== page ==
ShortBookandScribes #BookReview – The Governess by Wendy Holden #TheGovernessBook

I’m absolutely delighted to be sharing my thoughts about this wonderful book today. My thanks to Welbeck Publishing for sending me a proof copy of the book for review purposes. The book will be published on 20th August and if you get a copy you can join in the #wearthecover competition run by the publishers (see their Instagram grid) and be in with a chance of winning a Fortnum and Mason hamper. Here’s my attempt:

She Came From Nothing . . . and Raised a Queen

The drama of the Abdication, the glamour of the Coronation, the trauma of World War II – Marion Crawford, affectionately known as Crawfie, stood by the side of the royal family through it all.

In 1933, a progressive young teacher became governess to the little Princesses Elizabeth and Margaret. Determined to give her pupils a fun and normal childhood, she took them on buses, swimming at public baths and Christmas shopping at Woolworths.

For seventeen years she served at the heart of the royal family. But her devotion and loyalty counted for nothing when a perceived betrayal brought everything crashing down.

This sweeping, sumptuous novel brings her long-buried story to life and shines a completely new and captivating light into the world’s most famous family.

The minute I heard about this book I knew I had to get my hands on a copy. As a lifelong royalist I enjoy anything relating to the Royal Family and this fictionalised account of the life of Marion Crawford, who for 17 years was governess to Princesses Elizabeth and Margaret, fascinated me from the start.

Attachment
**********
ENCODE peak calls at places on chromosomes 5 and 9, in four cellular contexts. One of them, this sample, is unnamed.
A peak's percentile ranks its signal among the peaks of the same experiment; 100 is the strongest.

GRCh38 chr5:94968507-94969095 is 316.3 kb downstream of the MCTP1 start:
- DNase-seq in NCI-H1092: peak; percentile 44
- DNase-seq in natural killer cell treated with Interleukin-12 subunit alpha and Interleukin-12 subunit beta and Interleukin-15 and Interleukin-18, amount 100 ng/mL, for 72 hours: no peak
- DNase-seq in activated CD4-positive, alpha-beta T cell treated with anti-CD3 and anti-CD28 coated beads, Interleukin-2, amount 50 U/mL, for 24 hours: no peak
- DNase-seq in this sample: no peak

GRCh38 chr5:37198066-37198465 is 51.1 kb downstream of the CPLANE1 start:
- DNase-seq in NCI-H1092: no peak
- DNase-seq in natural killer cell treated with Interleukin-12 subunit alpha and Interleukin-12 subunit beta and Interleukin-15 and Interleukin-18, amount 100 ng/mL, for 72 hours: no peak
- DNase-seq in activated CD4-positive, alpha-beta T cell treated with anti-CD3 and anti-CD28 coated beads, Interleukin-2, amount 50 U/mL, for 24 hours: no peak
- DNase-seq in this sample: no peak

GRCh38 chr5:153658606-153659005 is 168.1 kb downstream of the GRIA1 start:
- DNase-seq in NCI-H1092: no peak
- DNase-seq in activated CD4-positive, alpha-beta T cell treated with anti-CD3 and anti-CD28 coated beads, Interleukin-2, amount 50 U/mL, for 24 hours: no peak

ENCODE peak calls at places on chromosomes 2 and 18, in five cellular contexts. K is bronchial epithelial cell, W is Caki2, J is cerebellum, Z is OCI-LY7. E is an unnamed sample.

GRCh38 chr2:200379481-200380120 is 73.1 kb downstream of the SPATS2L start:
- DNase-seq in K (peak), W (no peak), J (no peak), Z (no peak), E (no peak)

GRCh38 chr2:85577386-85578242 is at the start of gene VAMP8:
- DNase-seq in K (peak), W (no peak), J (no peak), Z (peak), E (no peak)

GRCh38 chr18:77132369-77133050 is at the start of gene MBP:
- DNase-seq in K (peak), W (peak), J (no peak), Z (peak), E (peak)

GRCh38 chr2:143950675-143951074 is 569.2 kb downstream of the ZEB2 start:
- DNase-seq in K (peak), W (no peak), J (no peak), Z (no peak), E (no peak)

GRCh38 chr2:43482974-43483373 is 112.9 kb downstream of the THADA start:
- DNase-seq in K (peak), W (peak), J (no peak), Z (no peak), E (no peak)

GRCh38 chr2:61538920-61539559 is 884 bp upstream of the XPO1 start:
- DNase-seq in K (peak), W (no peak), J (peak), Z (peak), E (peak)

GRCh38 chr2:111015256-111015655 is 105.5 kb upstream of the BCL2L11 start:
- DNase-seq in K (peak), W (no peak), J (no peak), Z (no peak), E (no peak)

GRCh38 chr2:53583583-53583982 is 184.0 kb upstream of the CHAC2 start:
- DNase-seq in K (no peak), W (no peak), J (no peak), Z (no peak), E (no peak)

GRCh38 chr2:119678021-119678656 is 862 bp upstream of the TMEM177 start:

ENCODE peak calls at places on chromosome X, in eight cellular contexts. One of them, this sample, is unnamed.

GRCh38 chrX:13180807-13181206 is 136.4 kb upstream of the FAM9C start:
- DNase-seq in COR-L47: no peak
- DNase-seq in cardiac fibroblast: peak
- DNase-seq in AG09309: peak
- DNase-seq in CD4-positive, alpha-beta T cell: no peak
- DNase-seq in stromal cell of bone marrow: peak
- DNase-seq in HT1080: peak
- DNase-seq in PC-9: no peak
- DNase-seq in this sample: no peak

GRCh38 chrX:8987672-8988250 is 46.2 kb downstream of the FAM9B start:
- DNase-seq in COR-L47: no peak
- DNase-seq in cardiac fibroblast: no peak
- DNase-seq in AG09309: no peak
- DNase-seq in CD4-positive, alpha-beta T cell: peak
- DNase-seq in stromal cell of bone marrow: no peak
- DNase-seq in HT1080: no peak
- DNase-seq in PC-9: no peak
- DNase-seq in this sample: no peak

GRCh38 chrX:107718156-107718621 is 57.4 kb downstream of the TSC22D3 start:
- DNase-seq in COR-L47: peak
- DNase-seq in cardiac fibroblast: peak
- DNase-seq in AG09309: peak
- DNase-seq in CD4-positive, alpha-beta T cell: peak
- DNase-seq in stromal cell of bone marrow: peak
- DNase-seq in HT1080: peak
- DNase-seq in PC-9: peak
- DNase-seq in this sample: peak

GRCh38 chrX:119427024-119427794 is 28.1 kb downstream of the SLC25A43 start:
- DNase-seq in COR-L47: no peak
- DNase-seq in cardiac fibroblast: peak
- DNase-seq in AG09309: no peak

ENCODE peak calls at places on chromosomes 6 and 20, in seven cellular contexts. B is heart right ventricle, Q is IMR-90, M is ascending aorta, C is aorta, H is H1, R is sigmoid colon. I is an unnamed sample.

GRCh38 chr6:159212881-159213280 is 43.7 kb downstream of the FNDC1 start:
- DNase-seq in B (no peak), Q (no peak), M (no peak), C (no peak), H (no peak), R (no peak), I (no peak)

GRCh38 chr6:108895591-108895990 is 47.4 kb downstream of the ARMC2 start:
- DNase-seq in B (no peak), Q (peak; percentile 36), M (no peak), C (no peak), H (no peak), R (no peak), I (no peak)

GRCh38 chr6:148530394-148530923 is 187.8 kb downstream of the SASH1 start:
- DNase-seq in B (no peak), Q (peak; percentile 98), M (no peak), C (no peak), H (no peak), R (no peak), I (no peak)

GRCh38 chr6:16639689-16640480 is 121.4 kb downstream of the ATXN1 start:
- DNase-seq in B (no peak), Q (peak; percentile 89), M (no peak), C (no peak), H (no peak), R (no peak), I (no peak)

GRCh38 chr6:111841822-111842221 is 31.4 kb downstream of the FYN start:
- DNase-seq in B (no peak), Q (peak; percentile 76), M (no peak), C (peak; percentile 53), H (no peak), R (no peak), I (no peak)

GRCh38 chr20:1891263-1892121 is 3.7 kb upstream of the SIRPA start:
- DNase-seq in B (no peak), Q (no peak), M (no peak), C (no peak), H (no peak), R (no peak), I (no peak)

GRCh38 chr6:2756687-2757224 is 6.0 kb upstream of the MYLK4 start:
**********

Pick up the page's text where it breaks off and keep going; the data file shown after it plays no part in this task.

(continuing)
It’s rather a sad story. I suppose it’s inevitable that nannies and governesses will be outgrown by their charges and that is what happened to Marion. After being indispensible for many years, suddenly she found that she was cast aside. She then made a terrible error of judgement by agreeing to write about her time with her royal charges.

Wendy Holden’s retelling is sympathetic towards Marion, rightly so in my opinion. She sacrificed her best years for the princesses. It wasn’t just a job, it was her life. The author also beautifully turns fact into an appealing story, plumping out characters and events to make this an utterly engrossing novel. It’s absolutely clear, however, that she has done a huge amount of research. As a royalist I know a reasonable amount of facts but this book is chock full of detail, expertly and intricately woven into the fabric of the story. Did you, for instance, know that Buckingham Palace had its own postman amongst its 400 employees in the 1930s. I was agog at times.

This book took me longer than I expected to read, not because I didn’t like it or because it was dull, far from it. I wanted to savour every word and fully immerse myself in the royal world, which is as far removed from normal life as you could imagine. Holden has written something so incredibly special with The Governess and I was thrilled to learn in the acknowledgements that she’s now writing a novel about the much-maligned, Wallis Simpson. I can’t wait for that!

What a treat reading this book has been. I have loved every second of it. It’s right up my street but will appeal to any fans of 20th century historical fiction.

I had a look through some of my royal books and found these two mentions of Marion Crawford.

Wendy Holden was a journalist on The Sunday Times, Tatler and The Mail on Sunday before becoming a full-time author. She has written nine novels, all Sunday Times Top Ten bestsellers. She is married and has two children.






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